ward released on a writ of habeas corpus. The Supreme Court of Nevada decided that the law in question was constitutional, but the United States Supreme Court reversed the judgment of the court below, with instructions to enter judgment in accordance with this opinion. Mr. Justice Miller, who delivered the opinion, after examining the subject in its constitutional relations, took the general ground that citizens in one part of the country have the same unrestrained right to travel as citizens in any other part of the United States. He reviewed the question in a national aspect, referring, among other things, to the fact that Washington is the seat of a great Government, Congress makes laws, the judiciary expounds them, and the President directs its thousands of employés in the transaction of business. They may be called to Washington for instructions, or other citizens may be appointed to office in Washington, or such public officers may find it necessary to leave their respective localities to attend to Government business in other States. If restrictions be imposed upon their travel, it is apparent that the design of a free Government, where every man has a right to emigrate, cannot be efficiently carried out. And so of business of all kinds in the States, whether connected with the Government or not. If one State can impose a capitation tax on passengers leaving it, or passing through its territory, so can another, or all the States may thus restrain or impede travel, and interfere with commerce between the States. In further support of the views of the majority of the court, he said the Government, under such State laws, could be seriously embarrassed in the transportation of troops and supplies, and quoted numerous legal authorities to sustain the opinion. Chief-Justice Chase and AssociateJustice Clifford dissented as to some of the principles advanced in the opinion.

The construction of railroads is already attracting attention among the people. The Central Pacific is about completed through the State. Another enterprise is the Virginia and Truckee Railroad, to connect with the Central Pacific at Reno, on the Truckee River, passing through Washoe City, Carson City, and the richest agricultural valleys to Virginia City. The engineers are engaged in the necessary surveys. Arrangements have been made for the iron and rolling stock, and nothing remains to engage the attention of the company but the speedy grading of the road and the laying of the track. Another road is contemplated from Oroville, California, to Virginia City, and a portion of the capital is taken up.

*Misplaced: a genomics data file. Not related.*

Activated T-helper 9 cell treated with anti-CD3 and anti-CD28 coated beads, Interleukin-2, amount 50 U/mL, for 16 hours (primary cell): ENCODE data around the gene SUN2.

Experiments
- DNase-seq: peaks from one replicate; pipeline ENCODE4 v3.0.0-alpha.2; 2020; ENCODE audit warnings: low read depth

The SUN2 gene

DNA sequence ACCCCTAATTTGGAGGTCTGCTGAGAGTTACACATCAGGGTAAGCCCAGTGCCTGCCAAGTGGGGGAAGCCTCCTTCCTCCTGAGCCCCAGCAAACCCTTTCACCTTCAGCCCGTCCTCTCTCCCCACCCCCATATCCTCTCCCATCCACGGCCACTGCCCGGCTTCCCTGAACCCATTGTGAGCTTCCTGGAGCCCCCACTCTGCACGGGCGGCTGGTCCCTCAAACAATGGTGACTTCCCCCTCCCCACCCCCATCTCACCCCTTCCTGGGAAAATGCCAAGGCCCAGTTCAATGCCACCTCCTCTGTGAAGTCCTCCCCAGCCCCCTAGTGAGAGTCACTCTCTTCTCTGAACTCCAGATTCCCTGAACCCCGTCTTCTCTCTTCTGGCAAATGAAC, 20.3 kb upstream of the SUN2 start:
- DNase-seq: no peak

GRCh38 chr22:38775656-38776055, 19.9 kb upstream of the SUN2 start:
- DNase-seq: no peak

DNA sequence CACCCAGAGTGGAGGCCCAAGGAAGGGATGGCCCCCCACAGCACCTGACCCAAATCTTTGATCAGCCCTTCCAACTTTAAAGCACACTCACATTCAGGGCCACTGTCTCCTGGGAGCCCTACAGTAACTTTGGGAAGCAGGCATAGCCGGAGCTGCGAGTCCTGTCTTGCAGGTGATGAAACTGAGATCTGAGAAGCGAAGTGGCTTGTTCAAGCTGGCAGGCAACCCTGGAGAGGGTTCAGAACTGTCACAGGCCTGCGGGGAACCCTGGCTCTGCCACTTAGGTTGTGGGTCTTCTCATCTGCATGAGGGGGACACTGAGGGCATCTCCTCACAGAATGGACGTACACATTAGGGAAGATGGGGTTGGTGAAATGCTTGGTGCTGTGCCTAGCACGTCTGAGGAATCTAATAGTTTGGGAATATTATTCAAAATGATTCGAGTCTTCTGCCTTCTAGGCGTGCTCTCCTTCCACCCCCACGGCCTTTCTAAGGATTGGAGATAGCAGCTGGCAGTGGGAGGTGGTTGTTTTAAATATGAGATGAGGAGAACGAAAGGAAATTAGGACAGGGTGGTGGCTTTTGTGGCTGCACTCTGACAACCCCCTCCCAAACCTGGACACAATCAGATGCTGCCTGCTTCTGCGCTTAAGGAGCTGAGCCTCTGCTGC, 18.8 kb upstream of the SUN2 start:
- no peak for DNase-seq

The mining operations throughout the State have improved during the year, although the yield of some districts has declined. Of the new fields which have been discovered, the most promising is known as the White Pine. This district comprises an area of about twelve miles square, in a bold chain of hills bearing

the same name, whose general altitude varies from six to nine thousand feet, though several high ridges reach an elevation of eleven thousand feet. It lies one hundred and twenty-five miles east of south from Elko, and about the same distance south of east from Austin. Elko is on the Central Pacific Railroad, some four hundred and sixty miles east of Sacramento, and at present is simply a collection of tents, at the mouth of the south fork of the Hunboldt. Stages already run between Silver City and Boise, to Elko, and thence to Hamil ton, in the White Pine district. The discovery of the silver lodes-regarded as the richest ever known in the world-was made by an Indian and a man named Eberhardt, and the mine located in January, 1868. A shaft was sunk at the point of discovery, out of which some good ore was taken, but nothing to indicate the immense value which has since been developed. In May following, a discovery w made, about a hundred feet east of the shaft, of exceedingly rich ore, and work was commen with vigor.

ed

The nearest reduction-work were at Newark, some twenty-five miles dis tant, and Austin, one hundred and twenty miles distant; and the ore was shipped to both these points. The first lot, worked & Austin, paid at the rate of fourteen hundred dollars per ton.

The Eberhardt is located on the souther slope of Treasure Hill, and development bas shown that it runs nearly east and west, rathe than north and south, as located; yet that portion which is at present yielding so shar dantly is called the South Eberhardt. T workings have been extended until two dis tinct and well-defined walls appear, which are one hundred and eighty-four feet apart, at between which the ore is enclosed. The re matter is a conglomerate of quartz, calesper limestone charged with metal, and bowlders of barren limestone, a majority of which conta from eight thousand to twenty thousand da lars per ton in silver; none of the lower gra is at present worked, and nothing less the three hundred and fifty dollar ore has yet be sent to the mill, and by far the greater porti has yielded from eight to twelve hundred da lars per ton. The mine lies in a limestone formation; the workings during the summer were in an open cut, but during the fall two shafts were sunk which were covered with substantial building, and through which the workings are conducted. The deepest shatt but eighty or ninety feet down. There was in sight in the mine, on January 1st, as estimated by competent judges, between four and fire hundred tons of milling ore. Small lots of or have been selected and smelted that yielded from four to seven dollars per pound; and the company had on hand about seven tons of or that will yield from five to seven thousand de lars per ton in silver. Since the opening of the mine, in May last, according to the books of the company, an amount of ore has been